Background: Few longitudinal studies have examined associations of child weight trajectories, maternal demandingness and responsiveness during feeding, and child self-regulation. Objective: We examined if child weight-for-length trajectories from 6 weeks to 2 years of age were associated with maternal demandingness and responsiveness at child age 3 years old, and if maternal feeding dimensions predicted child BMI trajectories from 4.5 to 7.5 years among Mexican American children from low-income families. Child self-regulation was evaluated as a potential mechanism linking maternal feeding with child BMI. Method: Child (N = 322) weight and length/height were assessed at 10 timepoints from 6 weeks through 7.5 years. Mothers completed the Caregiver Feeding Style Questionnaire when the child was 3 years of age. Results: A steeper slope of weight-for-length z scores from 6 weeks to 2 years (indicating more rapid weight gain) was associated with less maternal demands during feeding at 3 years. More maternal demandingness at child age 3 years predicted lower child BMI at 4.5 years, but not trajectories from 4.5 to 7 years. Child self-regulation was not associated with child BMI from 4.5 to 7.5 years. Conclusion: The findings highlight how the relationship between mothers and children during feeding can be bidirectional and potentially influenced by the developmental stage.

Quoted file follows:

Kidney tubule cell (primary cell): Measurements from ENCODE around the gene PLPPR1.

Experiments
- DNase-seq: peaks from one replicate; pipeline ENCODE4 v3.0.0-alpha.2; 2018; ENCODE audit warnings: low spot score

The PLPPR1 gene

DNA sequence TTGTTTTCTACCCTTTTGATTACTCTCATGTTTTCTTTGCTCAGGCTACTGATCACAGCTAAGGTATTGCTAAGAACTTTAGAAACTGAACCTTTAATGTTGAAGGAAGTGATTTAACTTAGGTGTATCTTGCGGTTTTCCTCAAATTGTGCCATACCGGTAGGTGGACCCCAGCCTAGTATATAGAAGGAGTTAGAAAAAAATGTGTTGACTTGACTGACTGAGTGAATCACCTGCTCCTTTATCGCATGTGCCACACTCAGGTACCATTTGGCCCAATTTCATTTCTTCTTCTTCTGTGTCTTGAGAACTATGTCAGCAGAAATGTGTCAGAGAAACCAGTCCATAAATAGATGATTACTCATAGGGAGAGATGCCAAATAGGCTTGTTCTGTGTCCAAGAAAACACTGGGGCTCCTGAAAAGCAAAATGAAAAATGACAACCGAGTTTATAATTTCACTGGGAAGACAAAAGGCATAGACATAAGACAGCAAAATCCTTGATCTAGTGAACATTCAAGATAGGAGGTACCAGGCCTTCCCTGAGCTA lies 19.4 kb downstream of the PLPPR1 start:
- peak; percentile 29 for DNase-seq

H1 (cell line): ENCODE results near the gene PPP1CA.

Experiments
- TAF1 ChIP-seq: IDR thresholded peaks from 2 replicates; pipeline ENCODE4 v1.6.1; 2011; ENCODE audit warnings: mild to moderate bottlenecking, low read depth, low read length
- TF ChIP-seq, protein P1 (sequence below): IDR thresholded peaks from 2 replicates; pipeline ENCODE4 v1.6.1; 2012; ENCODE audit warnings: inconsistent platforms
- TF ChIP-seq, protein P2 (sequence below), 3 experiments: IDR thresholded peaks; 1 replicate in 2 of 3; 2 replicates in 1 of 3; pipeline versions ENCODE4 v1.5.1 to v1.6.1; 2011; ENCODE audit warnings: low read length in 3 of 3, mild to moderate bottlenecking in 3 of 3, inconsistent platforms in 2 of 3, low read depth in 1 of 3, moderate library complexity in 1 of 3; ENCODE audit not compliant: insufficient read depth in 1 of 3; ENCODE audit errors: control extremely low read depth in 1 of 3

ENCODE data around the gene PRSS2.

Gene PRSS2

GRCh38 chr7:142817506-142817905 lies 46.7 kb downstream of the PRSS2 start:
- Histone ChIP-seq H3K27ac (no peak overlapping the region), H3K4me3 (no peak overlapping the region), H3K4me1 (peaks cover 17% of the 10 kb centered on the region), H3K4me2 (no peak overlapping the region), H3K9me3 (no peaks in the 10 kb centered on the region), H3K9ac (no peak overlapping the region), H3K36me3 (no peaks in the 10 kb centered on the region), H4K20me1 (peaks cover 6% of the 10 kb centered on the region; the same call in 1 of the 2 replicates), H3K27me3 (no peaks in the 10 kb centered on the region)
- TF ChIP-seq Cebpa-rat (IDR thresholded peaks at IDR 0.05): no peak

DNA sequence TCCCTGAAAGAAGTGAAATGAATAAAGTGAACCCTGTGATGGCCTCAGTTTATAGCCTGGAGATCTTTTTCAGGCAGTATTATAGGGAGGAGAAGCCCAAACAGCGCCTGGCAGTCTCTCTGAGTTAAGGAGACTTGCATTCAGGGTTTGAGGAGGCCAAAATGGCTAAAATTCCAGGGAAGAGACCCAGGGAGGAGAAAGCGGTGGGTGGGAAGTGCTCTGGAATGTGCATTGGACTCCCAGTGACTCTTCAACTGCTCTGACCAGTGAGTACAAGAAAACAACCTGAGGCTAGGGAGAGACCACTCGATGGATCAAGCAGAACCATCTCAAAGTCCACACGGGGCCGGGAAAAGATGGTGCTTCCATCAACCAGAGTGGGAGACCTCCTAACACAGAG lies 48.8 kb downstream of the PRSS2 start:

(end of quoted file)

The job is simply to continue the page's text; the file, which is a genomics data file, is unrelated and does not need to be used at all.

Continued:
- childhood obesity
- parent feeding
ASJC Scopus subject areas
- Pediatrics, Perinatology, and Child Health
- Health Policy
- Nutrition and Dietetics
- Public Health, Environmental and Occupational Health